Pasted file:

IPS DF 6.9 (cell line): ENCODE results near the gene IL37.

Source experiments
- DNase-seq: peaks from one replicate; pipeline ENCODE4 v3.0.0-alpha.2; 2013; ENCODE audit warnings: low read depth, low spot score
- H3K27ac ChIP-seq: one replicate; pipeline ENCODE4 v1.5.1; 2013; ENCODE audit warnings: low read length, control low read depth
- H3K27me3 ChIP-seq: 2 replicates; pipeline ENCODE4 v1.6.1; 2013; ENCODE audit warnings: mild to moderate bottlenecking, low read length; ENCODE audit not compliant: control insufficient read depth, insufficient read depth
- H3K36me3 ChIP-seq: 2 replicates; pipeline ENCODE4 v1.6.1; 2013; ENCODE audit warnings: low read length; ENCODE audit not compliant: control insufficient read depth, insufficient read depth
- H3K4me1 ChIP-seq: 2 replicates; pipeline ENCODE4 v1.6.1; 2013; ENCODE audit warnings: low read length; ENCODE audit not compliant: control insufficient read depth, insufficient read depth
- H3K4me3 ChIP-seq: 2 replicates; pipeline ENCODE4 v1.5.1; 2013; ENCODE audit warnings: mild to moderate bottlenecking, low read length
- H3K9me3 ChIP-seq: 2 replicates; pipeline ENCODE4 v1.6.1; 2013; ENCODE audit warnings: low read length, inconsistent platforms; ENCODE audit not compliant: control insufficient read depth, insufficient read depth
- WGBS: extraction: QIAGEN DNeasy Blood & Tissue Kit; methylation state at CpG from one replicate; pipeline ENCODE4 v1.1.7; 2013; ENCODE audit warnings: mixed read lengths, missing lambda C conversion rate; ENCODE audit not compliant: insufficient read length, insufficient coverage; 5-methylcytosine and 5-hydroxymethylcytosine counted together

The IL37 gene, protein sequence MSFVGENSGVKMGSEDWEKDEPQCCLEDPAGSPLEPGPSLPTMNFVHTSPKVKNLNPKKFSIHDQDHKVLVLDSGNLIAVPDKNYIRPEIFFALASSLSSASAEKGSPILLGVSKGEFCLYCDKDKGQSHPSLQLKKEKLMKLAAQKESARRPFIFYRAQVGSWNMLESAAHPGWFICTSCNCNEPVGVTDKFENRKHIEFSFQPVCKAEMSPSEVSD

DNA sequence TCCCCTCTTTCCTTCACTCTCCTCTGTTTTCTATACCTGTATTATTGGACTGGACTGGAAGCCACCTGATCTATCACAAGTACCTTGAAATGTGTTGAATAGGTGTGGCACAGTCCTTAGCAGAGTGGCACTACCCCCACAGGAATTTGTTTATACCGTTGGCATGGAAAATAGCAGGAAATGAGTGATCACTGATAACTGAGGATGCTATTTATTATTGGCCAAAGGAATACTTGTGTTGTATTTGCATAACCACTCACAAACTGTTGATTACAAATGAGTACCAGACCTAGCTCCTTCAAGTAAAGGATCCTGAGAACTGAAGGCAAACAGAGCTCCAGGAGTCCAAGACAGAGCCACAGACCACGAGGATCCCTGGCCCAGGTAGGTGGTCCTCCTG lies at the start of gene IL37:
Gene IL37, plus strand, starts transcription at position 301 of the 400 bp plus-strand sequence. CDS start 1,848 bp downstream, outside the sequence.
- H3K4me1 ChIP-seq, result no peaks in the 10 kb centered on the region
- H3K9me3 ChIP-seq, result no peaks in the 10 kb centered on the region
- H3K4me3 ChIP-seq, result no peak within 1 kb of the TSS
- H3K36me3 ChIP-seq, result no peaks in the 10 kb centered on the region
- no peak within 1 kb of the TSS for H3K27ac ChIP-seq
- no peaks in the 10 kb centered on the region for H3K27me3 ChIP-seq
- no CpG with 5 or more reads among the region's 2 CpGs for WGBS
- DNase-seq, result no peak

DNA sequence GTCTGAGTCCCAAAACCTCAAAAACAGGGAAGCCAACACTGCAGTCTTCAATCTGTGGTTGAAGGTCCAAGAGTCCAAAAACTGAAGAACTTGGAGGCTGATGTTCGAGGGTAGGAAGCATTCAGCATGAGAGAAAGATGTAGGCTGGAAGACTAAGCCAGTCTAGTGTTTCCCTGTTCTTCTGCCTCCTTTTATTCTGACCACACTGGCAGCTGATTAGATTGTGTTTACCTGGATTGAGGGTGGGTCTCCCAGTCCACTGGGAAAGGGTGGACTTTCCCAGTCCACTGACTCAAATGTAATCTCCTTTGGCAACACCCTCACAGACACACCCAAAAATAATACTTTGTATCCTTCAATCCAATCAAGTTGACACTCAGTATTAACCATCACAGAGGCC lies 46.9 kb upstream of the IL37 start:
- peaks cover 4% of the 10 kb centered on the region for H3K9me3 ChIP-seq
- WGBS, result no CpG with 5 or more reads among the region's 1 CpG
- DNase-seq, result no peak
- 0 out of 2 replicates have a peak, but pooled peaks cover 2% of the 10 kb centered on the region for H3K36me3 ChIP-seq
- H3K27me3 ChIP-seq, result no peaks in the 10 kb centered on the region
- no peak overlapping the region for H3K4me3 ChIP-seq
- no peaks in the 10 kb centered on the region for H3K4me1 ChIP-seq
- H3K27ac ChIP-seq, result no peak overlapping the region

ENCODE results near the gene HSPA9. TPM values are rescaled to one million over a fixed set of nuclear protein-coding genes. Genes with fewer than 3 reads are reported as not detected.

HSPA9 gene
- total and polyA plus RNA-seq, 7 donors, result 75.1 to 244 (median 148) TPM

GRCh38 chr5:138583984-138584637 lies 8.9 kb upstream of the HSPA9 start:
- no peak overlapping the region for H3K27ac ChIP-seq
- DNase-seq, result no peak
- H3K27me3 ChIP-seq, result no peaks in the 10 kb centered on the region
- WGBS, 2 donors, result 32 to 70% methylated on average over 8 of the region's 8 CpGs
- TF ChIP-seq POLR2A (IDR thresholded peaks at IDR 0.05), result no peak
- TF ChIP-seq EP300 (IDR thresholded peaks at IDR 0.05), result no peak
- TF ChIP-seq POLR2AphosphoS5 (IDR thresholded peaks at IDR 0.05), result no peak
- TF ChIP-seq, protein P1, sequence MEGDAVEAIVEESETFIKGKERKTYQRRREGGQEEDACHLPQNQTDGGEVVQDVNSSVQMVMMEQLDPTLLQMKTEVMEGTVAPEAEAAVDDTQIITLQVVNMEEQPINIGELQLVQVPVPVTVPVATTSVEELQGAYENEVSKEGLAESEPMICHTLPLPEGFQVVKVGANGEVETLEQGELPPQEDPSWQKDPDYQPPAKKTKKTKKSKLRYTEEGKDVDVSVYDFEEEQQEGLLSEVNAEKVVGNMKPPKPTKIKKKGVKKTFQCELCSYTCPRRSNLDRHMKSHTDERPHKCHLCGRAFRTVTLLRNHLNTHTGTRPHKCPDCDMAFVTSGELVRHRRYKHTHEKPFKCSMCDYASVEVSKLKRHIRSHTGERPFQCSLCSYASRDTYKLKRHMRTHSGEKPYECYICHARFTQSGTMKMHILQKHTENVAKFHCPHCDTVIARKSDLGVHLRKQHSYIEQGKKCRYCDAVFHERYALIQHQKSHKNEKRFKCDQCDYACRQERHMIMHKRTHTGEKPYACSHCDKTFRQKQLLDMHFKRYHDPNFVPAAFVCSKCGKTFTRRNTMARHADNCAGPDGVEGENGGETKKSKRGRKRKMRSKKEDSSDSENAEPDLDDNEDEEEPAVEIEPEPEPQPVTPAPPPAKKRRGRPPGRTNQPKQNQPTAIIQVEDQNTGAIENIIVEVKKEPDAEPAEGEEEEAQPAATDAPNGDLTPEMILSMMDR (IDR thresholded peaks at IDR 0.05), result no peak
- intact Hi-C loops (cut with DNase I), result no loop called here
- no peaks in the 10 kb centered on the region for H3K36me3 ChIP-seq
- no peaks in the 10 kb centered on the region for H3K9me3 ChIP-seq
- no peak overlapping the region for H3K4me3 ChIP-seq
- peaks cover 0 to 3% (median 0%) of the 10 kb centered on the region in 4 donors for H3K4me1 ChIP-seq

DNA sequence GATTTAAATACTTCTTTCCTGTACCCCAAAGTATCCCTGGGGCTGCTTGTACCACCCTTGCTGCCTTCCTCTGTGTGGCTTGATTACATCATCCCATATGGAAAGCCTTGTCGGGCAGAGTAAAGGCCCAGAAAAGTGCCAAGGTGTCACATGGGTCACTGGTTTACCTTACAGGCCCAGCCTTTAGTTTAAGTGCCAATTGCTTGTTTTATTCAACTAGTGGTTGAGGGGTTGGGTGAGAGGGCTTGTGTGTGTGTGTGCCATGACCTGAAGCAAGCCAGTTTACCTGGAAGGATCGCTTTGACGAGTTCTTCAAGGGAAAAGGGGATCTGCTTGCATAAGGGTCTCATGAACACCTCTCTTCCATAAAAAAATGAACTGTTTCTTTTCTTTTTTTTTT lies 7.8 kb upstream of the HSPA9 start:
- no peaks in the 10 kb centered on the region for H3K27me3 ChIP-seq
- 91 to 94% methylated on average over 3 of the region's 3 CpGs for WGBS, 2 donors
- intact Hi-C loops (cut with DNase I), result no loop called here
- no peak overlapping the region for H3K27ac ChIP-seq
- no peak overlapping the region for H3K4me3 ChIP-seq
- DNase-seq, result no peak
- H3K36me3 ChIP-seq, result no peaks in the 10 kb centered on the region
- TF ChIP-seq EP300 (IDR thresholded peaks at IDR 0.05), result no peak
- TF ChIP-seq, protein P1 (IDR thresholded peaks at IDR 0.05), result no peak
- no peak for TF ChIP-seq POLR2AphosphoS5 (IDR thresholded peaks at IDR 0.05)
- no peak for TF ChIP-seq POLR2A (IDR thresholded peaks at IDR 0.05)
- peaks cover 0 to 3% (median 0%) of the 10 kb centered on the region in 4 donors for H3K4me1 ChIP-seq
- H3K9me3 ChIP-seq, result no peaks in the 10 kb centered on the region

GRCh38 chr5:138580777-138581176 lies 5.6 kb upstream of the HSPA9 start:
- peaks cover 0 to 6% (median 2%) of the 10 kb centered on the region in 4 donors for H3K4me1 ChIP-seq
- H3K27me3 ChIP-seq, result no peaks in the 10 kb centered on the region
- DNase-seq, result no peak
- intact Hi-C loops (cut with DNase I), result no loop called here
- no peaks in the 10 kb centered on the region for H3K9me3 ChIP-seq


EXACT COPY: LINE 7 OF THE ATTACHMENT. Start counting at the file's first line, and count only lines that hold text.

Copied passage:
- H3K4me1 ChIP-seq: 2 replicates; pipeline ENCODE4 v1.6.1; 2013; ENCODE audit warnings: low read length; ENCODE audit not compliant: control insufficient read depth, insufficient read depth